Whether you are looking for a summer associate, an intern, a part-time law clerk or full-time attorney, we maintain an online job bank called SAGE where you can post open positions and register for an on-campus interview. To get started, go to law-missouri.12twenty.com/hire and create an account.
Once you have created an account on SAGE, you can easily post an open position. Simply login and click on the +Post button. This will open a page where you can fill in the details of your position. Once your position has been submitted, by clicking on the “OCI and Job Listings” tab, you will be able to check on the approval status of your job, edit the listing, and post additional jobs.
When completing your job details, note that there are multiple options available for receiving applications. We recommend you select “Apply via This Site” in addition to any other options you might wish to select. This will allow us to track applicants and, if needed, publicize your job to individuals we believe may be interested. In addition, you will be able to view applications for the position at any point in time and have the option to download resumes and application packages of applicants.
We invite you to send a representative of your firm, agency or organization to our campus to interview our students. We schedule on-campus interviews for 2Ls and 3Ls throughout the academic year. Our 1L students are eligible to interview only during the spring semester. For information on how to schedule a date for OCI, please contact the Career Development Office by email at email@example.com or by phone at 573-882-7386.
If you would prefer to send a job posting directly to our office, or if you have trouble logging on to SAGE, need assistance with your password, or have other questions, please feel free to email us at firstname.lastname@example.org or call us at 573-882-7386.
Thank you for thinking of Mizzou Law School for your hiring needs, and we look forward to hearing from you soon!
The University of Missouri School of Law is committed to the principle of equal employment opportunities for all of its students and graduates, commensurate with their abilities and not limited by invidious discrimination, including discrimination based on race, sex, age, religion, color, national origin, disability, sexual orientation, gender identity, gender expression, status as a veteran, or any other basis forbidden by applicable law or university regulation.
The Law School may restrict or refuse services to any employer whose conduct is determined to have violated this policy, regardless of whether the conduct occurred on campus or elsewhere, during the recruiting process, or during summer or other employment of a law student, including employment as an intern or extern.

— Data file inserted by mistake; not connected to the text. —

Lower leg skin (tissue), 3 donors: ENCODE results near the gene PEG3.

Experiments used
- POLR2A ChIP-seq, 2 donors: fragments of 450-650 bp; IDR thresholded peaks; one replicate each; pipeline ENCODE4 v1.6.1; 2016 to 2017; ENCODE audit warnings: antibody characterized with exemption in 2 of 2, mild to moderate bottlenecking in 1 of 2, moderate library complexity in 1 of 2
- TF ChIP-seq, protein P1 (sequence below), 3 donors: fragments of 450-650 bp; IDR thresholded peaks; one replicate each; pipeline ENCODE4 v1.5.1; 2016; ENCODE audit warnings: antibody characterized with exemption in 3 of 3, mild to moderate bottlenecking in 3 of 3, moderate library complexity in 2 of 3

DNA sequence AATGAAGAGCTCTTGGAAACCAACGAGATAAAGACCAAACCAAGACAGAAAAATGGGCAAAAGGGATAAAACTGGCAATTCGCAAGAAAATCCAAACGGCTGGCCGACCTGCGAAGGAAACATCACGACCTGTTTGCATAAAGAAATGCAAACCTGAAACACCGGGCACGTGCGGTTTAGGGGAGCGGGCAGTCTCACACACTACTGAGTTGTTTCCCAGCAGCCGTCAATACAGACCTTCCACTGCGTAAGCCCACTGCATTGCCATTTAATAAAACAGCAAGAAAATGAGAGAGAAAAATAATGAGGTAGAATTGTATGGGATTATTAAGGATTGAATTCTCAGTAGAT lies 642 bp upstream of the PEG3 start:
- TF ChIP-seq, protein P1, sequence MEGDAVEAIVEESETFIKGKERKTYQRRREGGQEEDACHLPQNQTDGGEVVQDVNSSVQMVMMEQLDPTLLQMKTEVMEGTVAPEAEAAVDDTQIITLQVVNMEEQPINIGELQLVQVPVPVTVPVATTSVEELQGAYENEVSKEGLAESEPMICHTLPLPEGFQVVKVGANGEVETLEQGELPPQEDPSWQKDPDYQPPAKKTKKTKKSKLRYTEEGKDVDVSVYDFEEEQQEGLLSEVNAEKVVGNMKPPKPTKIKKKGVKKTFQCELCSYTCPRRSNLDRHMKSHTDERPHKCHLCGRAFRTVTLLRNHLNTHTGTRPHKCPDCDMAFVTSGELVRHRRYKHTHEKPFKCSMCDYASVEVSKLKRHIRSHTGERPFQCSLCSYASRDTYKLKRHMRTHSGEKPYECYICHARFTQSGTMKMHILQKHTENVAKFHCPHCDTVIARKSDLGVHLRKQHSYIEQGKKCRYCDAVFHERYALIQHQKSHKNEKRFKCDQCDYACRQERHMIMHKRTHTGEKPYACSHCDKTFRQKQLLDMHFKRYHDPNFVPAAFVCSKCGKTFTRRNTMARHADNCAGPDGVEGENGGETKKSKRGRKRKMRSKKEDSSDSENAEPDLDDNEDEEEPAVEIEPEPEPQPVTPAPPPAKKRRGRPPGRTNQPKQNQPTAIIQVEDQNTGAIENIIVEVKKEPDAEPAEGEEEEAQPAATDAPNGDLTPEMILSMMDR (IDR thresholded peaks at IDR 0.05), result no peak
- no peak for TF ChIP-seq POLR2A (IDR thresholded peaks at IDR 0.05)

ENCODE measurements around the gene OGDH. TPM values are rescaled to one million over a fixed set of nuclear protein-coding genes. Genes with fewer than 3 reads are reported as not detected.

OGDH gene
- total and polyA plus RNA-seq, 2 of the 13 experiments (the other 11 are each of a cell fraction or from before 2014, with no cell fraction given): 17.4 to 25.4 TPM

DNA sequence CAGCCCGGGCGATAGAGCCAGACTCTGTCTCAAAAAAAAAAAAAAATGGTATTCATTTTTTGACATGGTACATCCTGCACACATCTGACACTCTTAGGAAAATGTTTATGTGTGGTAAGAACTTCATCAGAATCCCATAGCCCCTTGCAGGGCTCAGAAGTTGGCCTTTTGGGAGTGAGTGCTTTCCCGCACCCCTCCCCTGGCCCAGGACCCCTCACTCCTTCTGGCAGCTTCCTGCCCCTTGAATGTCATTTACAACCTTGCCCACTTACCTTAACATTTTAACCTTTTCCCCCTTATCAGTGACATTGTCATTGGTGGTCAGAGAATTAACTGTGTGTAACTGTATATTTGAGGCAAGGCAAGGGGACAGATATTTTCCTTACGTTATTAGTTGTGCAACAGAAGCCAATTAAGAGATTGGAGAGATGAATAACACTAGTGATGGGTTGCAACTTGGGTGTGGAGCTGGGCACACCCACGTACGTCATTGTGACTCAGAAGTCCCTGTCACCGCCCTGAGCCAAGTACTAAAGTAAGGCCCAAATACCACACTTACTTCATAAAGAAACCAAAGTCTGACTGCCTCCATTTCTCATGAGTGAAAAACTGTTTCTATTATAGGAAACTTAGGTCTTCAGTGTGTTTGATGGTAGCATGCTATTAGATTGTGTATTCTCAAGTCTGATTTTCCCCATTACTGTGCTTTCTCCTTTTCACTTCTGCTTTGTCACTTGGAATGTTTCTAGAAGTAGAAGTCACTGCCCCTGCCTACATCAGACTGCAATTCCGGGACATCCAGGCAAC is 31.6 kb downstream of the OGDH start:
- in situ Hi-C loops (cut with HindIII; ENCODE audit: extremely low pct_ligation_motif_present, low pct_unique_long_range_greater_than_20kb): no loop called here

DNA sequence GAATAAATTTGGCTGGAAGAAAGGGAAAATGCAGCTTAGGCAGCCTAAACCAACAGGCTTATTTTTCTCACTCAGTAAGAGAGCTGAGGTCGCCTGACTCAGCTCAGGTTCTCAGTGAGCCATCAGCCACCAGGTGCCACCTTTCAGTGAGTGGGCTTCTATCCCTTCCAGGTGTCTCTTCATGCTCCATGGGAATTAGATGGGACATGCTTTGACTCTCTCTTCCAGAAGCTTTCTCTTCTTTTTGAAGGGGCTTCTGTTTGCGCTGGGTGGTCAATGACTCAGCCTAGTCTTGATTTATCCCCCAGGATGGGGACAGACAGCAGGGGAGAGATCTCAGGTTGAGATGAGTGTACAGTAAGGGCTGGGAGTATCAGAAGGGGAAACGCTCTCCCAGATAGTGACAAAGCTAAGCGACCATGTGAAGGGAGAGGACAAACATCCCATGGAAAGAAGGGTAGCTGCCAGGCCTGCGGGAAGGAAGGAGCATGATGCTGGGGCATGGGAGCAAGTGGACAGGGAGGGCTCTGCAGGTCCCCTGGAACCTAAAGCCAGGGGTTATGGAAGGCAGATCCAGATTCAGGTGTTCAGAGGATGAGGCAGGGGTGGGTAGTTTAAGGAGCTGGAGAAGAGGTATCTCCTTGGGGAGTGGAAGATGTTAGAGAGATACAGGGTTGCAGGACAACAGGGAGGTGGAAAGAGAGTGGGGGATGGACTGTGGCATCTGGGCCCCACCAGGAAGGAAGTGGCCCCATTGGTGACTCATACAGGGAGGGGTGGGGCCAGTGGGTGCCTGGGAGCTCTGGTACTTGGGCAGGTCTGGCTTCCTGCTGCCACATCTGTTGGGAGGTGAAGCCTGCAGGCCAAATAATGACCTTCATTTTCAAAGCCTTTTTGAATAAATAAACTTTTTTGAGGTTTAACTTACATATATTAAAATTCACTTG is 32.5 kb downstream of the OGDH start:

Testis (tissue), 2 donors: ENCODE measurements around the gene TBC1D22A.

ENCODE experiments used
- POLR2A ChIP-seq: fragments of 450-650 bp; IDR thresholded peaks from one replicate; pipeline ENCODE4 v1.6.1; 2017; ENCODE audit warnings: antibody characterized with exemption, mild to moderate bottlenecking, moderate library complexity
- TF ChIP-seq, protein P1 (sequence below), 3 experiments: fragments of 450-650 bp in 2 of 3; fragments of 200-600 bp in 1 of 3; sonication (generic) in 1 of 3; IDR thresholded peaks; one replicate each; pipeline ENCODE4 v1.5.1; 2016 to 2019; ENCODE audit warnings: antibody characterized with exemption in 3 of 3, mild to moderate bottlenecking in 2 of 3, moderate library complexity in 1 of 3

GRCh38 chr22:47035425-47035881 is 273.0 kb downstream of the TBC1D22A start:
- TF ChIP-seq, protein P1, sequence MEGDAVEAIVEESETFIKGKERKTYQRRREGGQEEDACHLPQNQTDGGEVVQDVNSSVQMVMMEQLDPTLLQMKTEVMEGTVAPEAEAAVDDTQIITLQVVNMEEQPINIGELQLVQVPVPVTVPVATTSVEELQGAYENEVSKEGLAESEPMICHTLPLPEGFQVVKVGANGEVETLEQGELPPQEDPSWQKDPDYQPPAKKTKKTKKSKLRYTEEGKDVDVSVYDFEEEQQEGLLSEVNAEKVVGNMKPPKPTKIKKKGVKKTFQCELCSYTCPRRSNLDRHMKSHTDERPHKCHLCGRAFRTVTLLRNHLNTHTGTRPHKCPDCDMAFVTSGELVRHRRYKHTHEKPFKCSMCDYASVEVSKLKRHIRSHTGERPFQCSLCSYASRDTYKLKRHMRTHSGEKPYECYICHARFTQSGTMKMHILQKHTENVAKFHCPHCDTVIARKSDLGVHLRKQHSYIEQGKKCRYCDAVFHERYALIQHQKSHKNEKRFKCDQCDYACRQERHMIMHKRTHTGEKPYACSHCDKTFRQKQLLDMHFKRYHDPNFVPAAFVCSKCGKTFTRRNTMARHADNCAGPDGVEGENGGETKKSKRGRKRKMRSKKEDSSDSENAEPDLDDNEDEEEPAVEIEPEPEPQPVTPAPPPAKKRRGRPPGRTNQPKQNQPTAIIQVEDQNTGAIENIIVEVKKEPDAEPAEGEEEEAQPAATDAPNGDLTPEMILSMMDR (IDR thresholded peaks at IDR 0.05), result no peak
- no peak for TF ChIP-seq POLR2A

Complaint procedures have been established to provide a means for students who believe an employer has violated the Non-Discrimination Policy to bring the alleged conduct to the attention of the Law School. Notwithstanding the foregoing, based on current federal law and regulations, (the Solomon Amendment) the School is compelled to allow the military to recruit our students on campus or risk the loss of federal funding.
Interviewers may and should ask novel or unusual interview questions to gauge a candidate’s analytical ability, professional demeanor, legal or academic experience, or other business-related skills. However, such questioning should not be used to elicit information regarding an applicant’s race, gender, marital/parental status, age, religion, color, national origin, disability, sexual orientation, or veteran status.
Federal and state laws prohibit workplace discrimination, including harassment, because of race, color, national origin, sex (including pregnancy), religion, disability, or age (age 40 or older). Some state and local laws also prohibit discrimination based on sexual orientation. Harassment can occur in a wide variety of circumstances, and by a wide variety of people. The harasser could be your manager or supervisor, a co-worker, or even a client. However, not all offensive or inappropriate behavior is illegal harassment. In order for the conduct to be considered illegal, it must be unwanted, and so frequent or severe that it creates a hostile or offensive work environment. Depending on the severity and frequency, illegal harassment can include off-putting jokes or comments, ridicule, insults, epithets and slurs, as well as physical assaults, intimidation, and threats. Exposing someone to offensive objects or pictures can also be considered illegal harassment.
Victims of workplace harassment are encouraged to inform the harasser directly that the conduct is unwelcome and should cease. Harassment should also be reported to management. Many employers have procedures in place for reporting harassment, and these should be reviewed and followed. The Law School also encourages anyone who has witnessed or been the victim of workplace harassment while a law student to file a complaint with the Career Development Office.